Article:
By Kellsey Ruppel-Oracle on Oct 31, 2012
In this installment of our Minimalist Approach to Content Governance we finally get to the fun part of the content creation process! Once the content requester has addressed the items outlined in the Request Phase it is time to setup and begin the production of content.
For this to be done correctly it is important the the content be assigned appropriate workflow and security information. As in our prior phase, let's take a look at what can be done to streamline this process - as contributors are focused on getting information to their end users as quickly as possible. This often means that details around how to ensure that the materials are properly managed can be overlooked, but fortunately there are some techniques that leverage our content management system's native capabilities to automatically take care of some of the details.
1. Determine Access
Why - Even if content is not something that needs to restricted due to security reasons, it is helpful to apply access rights so that the content ends up being visible only to users that it relates to. This will greatly improve user experience. For instance, if your team is working on a group project many of your fellow company employees do not need to see the content that is being worked on for that project.
How - Make use of native content features that allow propagation of security and meta data from parent folders within your content system that have been setup for your particular effort. This makes it painless to enforce security, as well as meta data policies for even the most unorganized users. The default settings at a parent level can be set once the content creation request has been accepted and a location in the content management system is assigned for your specific project.
Impact - Users can find information will less effort, as they will only be exposed to what they need for their work and can leverage advanced search features to take advantage of meta data assigned to content. The combination of default security and meta data will also help in running reports against the content in the Manage and Retire stages that we will discuss in the next 2 posts.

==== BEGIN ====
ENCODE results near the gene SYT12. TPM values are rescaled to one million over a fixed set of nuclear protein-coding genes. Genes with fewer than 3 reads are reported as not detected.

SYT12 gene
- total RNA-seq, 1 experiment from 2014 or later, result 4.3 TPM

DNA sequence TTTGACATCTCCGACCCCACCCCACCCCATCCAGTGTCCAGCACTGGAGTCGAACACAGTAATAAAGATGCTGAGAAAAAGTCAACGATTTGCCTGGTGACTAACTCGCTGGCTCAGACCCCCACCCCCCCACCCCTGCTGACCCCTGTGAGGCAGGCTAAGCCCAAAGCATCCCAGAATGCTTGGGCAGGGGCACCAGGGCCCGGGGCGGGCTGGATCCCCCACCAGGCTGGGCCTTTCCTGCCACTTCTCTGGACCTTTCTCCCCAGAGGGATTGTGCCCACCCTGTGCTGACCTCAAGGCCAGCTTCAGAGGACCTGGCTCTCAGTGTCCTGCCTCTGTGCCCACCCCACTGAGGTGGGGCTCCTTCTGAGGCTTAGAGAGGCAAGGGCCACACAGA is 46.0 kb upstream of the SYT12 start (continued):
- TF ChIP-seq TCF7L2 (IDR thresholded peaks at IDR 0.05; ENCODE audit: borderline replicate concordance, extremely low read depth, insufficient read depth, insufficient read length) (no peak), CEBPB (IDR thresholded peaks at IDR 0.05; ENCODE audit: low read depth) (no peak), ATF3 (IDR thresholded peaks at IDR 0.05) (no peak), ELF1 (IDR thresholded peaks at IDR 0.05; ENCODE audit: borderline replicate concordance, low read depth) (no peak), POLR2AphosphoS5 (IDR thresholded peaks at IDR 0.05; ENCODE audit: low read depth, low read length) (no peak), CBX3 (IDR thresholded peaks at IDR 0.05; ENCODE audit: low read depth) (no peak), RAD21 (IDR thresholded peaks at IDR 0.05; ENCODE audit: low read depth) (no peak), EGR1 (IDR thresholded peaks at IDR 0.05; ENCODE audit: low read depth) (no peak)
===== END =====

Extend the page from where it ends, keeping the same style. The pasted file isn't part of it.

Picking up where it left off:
2. Assign Workflow (optional depending on nature of content)
Why - Every case for workflow is going to be a bit different, but it generally involves ensuring that content conforms to management, legal and or editorial requirements.
How - Oracle's Universal Content Management offers two ways of helping to workflow content without much effort. Workflow can be applied to content based on Criteria acting on meta data or explicitly assigned to content with a Basic workflow.
Impact - Any content that needs additional attention before release is addressed, allowing users to comment and version until a suitable result is reached.
By using inheritance from parent folders within the content management system content can automatically be given the right security, meta data and workflow information for a particular project's content. This relieves the burden of doing this for every piece of content from management teams and content contributors. We will cover more about the management phase within the content lifecycle in our next installment.